During the upcoming trading week, the release of United States Consumer Price Index inflation data is set to capture the market headlines, following last month’s significant increase in CPI and Core CPI inflation.
Other key highlights on the economic docket this week include two important central bank meetings, as the Bank of Canada interest and European Central Bank decide on interest rates and deliver monetary policy statements.
This week will also see Gross Domestic Product data for the first fiscal quarter of 2021 from the Japanese and European economies, a G7 meeting, and key inflation and trade data from the Chinese economy.
US Consumer Price Inflation
Most economists are expecting that United States CPI inflation increased sharply during the month of May, but not a similar scale to the massive price ramp that was observed during the month of April.
Just to underscore how large the increase was in April, US core consumer prices, which exclude volatile items such as food and energy, rose 3.0 percent year-on-year from April 2021, market the largest annual increase since January 1996, and well above market consensus of a 2.3 percent.
Should we see a similar much higher price increase last month then expect the market to become extremely volatile, and for the Federal Reserve to consider that inflation is not long just transitory.
Bank of Canada Rate Decision
Traders will be highly anticipating the Bank of Canada rate decision this week, following last month shock taper from the Canadian central bank. Some market forecasters are even predicting that the BOC could become the first global central bank to hike interest rates this week.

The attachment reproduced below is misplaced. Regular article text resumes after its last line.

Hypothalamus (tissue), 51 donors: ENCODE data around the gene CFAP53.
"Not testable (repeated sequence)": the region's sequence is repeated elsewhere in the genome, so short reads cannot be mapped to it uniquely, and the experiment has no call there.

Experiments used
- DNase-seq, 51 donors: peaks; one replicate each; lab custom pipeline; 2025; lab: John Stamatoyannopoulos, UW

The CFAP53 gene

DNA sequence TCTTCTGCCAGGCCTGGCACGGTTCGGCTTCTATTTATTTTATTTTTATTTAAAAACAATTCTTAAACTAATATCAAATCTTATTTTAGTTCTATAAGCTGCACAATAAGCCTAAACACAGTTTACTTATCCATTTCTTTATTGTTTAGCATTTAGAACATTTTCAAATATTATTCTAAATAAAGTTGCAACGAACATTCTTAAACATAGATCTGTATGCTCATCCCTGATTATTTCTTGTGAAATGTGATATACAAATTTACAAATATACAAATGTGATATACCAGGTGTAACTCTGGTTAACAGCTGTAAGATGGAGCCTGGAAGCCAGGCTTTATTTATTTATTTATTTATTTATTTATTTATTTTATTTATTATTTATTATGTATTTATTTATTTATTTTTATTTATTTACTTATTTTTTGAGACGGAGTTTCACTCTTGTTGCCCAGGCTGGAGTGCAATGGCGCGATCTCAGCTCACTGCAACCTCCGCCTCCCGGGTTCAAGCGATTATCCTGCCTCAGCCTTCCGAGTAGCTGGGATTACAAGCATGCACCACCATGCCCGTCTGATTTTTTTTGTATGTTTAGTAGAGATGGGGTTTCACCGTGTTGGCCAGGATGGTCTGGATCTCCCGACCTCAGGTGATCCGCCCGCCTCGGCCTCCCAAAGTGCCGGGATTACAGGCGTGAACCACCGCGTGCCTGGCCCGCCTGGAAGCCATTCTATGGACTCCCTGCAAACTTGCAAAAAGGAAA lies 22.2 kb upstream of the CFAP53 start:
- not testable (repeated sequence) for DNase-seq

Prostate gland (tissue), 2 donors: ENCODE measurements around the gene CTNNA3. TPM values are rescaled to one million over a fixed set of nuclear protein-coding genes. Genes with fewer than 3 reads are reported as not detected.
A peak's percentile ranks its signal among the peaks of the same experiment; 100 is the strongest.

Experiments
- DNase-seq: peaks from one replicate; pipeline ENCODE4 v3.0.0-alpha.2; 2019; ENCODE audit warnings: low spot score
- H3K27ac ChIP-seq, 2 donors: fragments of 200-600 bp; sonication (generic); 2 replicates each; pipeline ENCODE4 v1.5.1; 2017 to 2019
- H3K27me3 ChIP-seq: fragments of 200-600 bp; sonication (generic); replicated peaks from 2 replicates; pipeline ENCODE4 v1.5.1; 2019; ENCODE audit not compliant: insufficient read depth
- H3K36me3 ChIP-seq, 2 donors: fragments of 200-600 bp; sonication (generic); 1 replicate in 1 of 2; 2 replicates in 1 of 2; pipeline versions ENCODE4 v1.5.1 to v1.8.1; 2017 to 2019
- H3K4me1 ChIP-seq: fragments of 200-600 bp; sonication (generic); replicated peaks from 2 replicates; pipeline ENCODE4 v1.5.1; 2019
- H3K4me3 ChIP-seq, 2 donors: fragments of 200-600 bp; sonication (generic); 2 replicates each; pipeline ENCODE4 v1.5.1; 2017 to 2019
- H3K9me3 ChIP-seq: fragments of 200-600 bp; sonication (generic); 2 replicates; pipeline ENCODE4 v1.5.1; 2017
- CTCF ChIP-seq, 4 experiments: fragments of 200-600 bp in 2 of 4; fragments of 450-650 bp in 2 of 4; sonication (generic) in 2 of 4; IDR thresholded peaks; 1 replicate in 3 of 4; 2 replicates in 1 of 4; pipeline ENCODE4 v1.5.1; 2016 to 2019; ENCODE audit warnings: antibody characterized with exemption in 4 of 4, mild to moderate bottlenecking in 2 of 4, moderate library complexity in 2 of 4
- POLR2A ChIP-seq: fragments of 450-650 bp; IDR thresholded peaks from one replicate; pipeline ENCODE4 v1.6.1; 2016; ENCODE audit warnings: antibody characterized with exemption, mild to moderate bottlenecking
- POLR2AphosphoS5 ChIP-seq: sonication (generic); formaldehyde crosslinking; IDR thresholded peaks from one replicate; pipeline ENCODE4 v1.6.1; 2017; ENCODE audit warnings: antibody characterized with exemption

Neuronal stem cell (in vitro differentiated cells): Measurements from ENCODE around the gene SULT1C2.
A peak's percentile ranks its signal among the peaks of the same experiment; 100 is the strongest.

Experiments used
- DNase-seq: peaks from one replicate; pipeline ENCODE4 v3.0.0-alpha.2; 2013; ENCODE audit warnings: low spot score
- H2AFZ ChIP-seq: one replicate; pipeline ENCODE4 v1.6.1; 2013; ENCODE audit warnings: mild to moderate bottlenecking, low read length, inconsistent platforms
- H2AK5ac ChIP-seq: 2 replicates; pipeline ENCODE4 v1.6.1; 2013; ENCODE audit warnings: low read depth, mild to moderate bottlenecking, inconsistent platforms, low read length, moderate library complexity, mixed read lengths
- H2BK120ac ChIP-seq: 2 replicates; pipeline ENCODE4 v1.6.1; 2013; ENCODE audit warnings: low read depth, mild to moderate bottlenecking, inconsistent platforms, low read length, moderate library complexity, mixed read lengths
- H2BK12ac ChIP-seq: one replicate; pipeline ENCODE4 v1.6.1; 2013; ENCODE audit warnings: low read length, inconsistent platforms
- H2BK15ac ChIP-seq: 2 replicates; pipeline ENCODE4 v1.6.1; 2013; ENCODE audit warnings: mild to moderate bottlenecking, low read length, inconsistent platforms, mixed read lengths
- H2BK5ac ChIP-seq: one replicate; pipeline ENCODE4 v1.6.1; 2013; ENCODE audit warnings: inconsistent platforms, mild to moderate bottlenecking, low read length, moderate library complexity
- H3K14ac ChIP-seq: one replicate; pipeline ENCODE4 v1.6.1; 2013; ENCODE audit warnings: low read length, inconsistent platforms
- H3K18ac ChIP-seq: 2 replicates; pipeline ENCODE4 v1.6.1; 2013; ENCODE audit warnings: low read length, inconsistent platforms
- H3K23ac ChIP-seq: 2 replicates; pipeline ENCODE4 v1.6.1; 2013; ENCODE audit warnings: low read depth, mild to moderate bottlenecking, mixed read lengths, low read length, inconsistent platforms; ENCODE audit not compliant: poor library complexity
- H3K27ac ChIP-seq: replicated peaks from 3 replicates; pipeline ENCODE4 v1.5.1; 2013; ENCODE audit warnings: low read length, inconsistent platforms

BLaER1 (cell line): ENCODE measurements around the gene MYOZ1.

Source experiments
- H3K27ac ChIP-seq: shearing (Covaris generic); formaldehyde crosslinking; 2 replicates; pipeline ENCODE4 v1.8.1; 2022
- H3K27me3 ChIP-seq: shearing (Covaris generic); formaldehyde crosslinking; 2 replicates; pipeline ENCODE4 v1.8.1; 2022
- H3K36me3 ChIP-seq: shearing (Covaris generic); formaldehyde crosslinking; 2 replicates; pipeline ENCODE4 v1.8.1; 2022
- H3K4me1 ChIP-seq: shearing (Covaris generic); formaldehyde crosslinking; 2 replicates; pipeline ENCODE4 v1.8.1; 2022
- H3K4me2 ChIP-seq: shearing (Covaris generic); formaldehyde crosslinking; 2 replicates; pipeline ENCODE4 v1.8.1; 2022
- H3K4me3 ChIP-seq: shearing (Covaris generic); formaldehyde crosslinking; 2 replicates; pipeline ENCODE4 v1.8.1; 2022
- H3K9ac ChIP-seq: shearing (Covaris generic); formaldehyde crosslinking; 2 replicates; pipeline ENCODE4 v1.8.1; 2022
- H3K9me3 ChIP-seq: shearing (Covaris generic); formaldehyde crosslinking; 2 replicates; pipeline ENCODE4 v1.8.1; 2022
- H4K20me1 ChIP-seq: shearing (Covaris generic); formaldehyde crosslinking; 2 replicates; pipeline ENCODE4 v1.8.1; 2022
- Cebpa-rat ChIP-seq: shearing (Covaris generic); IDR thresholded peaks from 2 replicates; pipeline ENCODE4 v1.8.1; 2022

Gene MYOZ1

During the last policy meeting the Bank of Canda’s Balance Sheet decreased to 470238 million Canadian dollar in March from 483941 million Canadian dollar in February of 2021.
This week, I am expecting more positive commentary from the Bank of Canada, however, however, I am not expecting that the central bank will hike rates this week, although I do think they will continue to taper its QE program.
Last month’s jobs number was not a great one, and inflation is not overshooting like it is in the US, so the BOC may just continue to reduce bond purchases.
ECB Rate Interest Rate Decision
Inflation is going to be a major theme during this week’s central bank meeting. The recent strong CPI print from the German economy is likely to warrant some attention from the governing members.
It is way too early for the European Central Bank to discuss winding down its €1.85 trillion Pandemic Emergency Purchase Programme program, given the fragile state of the European economy.
ECB President Christine Lagarde said something similar on May 21st, surprising investors that were expecting ECB officials to consider slowing the pace of bond purchases during the next policy meeting on June 10th this week.
Next big surprises are expected, however, the ECB do favour a weaker euro, so the press could grill the ECB President about the appreciation of the euro over recent weeks.